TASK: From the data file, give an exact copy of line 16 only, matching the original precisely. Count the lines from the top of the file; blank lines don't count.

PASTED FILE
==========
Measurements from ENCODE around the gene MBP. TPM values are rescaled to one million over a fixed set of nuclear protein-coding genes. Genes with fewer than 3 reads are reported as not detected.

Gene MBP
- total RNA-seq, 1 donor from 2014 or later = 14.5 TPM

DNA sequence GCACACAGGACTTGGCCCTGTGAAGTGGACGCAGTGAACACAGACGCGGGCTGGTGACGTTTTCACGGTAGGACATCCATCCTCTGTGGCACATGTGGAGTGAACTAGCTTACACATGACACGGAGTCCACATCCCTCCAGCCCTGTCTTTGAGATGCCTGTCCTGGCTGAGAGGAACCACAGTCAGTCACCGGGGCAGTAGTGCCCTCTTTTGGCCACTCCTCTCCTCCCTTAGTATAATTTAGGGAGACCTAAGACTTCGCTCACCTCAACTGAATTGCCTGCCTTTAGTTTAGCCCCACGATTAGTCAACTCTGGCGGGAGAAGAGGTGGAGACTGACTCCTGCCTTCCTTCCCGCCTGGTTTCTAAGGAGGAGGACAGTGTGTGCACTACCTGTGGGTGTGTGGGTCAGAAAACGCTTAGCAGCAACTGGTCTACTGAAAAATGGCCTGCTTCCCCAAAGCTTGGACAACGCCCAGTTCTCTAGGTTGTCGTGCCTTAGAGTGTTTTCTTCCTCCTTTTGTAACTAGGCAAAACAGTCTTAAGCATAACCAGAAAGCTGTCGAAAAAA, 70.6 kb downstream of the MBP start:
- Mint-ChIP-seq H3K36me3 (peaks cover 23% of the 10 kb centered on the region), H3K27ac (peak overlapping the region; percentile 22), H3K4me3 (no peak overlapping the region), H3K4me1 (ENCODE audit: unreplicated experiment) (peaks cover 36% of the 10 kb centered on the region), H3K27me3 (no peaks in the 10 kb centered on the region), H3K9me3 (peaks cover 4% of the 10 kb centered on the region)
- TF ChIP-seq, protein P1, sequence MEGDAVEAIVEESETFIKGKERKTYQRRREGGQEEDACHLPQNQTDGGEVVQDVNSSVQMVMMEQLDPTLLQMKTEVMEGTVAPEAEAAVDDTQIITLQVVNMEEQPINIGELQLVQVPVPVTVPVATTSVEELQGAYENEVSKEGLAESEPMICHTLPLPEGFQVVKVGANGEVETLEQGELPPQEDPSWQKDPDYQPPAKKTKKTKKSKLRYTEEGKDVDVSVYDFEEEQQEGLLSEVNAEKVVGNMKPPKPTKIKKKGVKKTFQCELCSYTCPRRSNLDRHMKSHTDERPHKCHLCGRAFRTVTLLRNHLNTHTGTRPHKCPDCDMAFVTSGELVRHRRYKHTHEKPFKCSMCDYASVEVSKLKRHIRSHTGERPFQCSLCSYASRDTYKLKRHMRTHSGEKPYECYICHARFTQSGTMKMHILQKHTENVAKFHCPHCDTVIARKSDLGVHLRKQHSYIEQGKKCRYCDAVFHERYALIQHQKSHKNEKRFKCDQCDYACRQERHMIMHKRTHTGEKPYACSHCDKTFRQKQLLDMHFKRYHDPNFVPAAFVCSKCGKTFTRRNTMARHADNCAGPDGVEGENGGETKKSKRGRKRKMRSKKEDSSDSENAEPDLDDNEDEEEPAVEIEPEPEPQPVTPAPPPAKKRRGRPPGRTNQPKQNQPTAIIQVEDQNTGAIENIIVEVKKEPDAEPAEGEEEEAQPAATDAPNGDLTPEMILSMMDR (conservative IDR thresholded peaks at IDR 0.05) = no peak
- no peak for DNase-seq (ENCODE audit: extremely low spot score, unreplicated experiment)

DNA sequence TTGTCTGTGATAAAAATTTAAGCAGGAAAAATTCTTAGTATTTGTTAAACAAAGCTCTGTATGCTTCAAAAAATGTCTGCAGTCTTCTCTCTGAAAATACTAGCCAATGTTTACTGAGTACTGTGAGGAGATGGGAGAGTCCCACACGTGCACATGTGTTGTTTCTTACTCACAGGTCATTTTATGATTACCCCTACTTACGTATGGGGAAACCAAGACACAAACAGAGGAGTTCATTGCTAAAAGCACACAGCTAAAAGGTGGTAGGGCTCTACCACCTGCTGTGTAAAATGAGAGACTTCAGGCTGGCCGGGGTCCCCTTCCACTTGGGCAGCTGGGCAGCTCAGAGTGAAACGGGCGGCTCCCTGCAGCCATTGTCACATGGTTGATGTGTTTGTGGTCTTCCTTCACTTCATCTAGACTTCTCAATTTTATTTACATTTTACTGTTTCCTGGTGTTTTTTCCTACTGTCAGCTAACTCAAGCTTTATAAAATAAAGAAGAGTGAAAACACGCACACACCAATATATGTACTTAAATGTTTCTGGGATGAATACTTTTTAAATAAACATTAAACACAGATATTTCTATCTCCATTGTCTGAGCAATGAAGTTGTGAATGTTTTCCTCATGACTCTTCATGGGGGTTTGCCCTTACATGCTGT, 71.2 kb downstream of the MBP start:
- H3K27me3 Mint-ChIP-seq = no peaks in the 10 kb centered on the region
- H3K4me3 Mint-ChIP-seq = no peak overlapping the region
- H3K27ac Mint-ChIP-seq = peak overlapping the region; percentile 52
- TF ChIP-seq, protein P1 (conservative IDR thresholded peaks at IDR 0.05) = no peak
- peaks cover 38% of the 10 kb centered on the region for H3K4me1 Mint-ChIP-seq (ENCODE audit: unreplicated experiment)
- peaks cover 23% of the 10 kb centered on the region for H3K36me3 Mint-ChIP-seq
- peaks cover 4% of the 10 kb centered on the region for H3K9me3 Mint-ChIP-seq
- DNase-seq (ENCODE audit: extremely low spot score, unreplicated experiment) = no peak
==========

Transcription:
- DNase-seq (ENCODE audit: extremely low spot score, unreplicated experiment) = no peak